How GitHub Actions allows us to automate the integration and deployment of our techguides webpage

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In this technical note, I would like to show how Mirai Solutions is continuously expanding its techguides in a flexible way based on an automated continuous integration and deployment workflow using GitHub Actions.

We use these techguides to collaborate, collect and share knowledge about technical solutions that we deem worth to describe in some detail, in the form of bookdown chapters hosted on a GitHub repository. As several people may work on separate issues in parallel, we use a branching approach, and have a streamlined process for automatic publication upon merging of pull requests into main / master. Continuous integration and deployment (CI / CD) pipelines allow us to automate all the routine steps of building the bookdown website, testing the repository and deploying the updated techguides to GitHub Pages under We use GitHub Actions to take care of that. As it is fairly new and not yet trivial to set up, we hope that this technical note can help and inspire others to consider using CI / CD.


Continuous Integration (CI), Continuous Deployment (CD), Collaboration

Steps that GitHub Actions automates for us

  • Build the bookdown website.
  • Run some sanity checks on the rendered pages (especially around broken / mistyped links) via HTMLProofer.
  • Load the built website as an artifact to enable reviewing the rendered content without having to check out any code.
  • Deploy the built website to GitHub Pages as soon as new commits are pushed to the main branch with a merged PR.

Configuring GitHub Actions

All that is required to set up GitHub Actions is a GitHub repository and a YAML file in the directory .github/workflows inside your repository.

Some basic examples of GitHub Actions usage for R packages (including deployment to if you are packaging a Shiny app) can be found on our techguides. They make use of pre-defined actions which can be plugged-in and combined in GitHub Actions workflows. I also recommend having a look at r-lib/actions and their examples, which served as inspiration for our own workflows.

GitHub Actions workflow steps of our techguides

I focus on the additional, specific steps that are required for the techguides in addition to what the basic examples linked above show (the complete workflow can be found in our GitHub repository). For a general explanation of how GitHub Actions workflow files works, see also our GitHub Actions chapter.

Set up pandoc

Thanks to the action r-lib/actions/setup-pandoc, we only need to include one line to set up pandoc:

      - uses: r-lib/actions/setup-pandoc@v1

Build bookdown website

This step basically runs an R script which can be as simple as this (after installing R and package depencencies):

      - name: Build site
        run: |
          bookdown::render_book("index.Rmd", "bookdown::gitbook")
        shell: Rscript {0}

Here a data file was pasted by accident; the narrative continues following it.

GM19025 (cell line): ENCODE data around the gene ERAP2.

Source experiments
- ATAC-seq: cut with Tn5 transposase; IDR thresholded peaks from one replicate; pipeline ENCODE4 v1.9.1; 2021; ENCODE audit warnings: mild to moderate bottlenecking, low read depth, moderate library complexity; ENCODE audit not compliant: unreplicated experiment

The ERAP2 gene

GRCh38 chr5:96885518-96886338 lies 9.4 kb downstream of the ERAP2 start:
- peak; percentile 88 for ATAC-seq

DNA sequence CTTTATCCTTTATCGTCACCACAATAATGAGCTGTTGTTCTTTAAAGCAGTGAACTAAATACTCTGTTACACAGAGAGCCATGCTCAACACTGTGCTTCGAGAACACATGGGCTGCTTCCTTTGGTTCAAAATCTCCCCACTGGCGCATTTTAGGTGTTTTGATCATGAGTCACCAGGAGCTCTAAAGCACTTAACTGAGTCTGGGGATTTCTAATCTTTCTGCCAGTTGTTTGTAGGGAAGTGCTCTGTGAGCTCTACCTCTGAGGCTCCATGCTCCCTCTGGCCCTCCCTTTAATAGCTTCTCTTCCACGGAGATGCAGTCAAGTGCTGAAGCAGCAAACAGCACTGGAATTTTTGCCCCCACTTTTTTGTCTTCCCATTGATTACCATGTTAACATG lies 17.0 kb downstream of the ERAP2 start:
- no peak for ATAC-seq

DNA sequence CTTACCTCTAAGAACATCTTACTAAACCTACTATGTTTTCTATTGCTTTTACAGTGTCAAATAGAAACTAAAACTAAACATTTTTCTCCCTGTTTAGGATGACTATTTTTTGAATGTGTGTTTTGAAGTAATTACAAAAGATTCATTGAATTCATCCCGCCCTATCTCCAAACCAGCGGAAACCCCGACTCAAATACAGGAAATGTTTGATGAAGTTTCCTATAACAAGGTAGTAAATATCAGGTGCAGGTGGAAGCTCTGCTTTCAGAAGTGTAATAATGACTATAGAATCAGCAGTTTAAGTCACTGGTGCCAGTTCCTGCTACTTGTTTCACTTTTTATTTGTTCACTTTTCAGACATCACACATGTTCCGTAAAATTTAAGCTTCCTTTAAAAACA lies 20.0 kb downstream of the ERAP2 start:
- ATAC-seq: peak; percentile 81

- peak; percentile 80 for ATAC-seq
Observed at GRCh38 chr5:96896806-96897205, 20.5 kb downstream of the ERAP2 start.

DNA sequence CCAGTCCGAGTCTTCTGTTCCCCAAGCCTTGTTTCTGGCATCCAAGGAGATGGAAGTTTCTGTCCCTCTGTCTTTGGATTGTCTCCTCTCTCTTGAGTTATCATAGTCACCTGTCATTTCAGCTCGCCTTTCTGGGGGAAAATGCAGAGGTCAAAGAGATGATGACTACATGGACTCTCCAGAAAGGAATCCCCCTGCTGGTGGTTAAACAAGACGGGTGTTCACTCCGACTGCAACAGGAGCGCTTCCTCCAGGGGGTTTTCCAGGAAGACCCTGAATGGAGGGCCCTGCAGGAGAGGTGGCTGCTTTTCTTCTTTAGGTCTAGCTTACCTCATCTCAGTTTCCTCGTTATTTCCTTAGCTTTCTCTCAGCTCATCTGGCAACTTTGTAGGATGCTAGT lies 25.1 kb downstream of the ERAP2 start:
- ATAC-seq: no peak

While the | character defining block style YAML is not strictly necessary, it is rather useful, as it removes the need to escape special YAML characters in YAML, such as quotes.

Upload built site artifact

      - name: Upload built site artifact
        uses: actions/upload-artifact@v1
          name: site
          path: _book

This step is using a pre-defined action from actions/upload-artifact. We also need to provide the “_book” path, as that’s the folder where our actual bookdown site is built.

Test website

To test the website, we are using HTMLProofer, for which we can conveniently use a docker image in our workflow. HTMLProofer will make sure the rendered pages are well formed and, in particular, that all links are working.

      - name: Test website
        uses: docker://klakegg/html-proofer:3.18.8
          args: _book

We also need to provide the path to the actual bookdown site as an extra argument.

Deploy to GitHub Pages

      - name: Deploy to GitHub Pages
        if: github.ref == 'refs/heads/master'
        uses: crazy-max/ghaction-github-pages@v2.2.0
          target_branch: gh-pages
          build_dir: _book
          jekyll: false
          GITHUB_TOKEN: ${{ secrets.GITHUB_TOKEN }}

Notice the if statement in the beginning, which makes sure we only execute this step if the workflow was triggered on main / master (and all previous steps were successful). To actually deploy our bookdown webpage to GitHub Pages, we can use another pre-defined action, crazy-max/ghaction-github-pages, which requires some arguments to know what to build and on which branch, as well as authentification to GitHub.

Integration into GitHub Pages

With the GitHub Pages step defined in GitHub Actions, we can automate that the rendered Gitbook will be deployed to the branch “gh-pages” of our techguides repository and then served on the URL we defined for it. This needs to be configured on GitHub under Settings > Pages (see also the official documentation).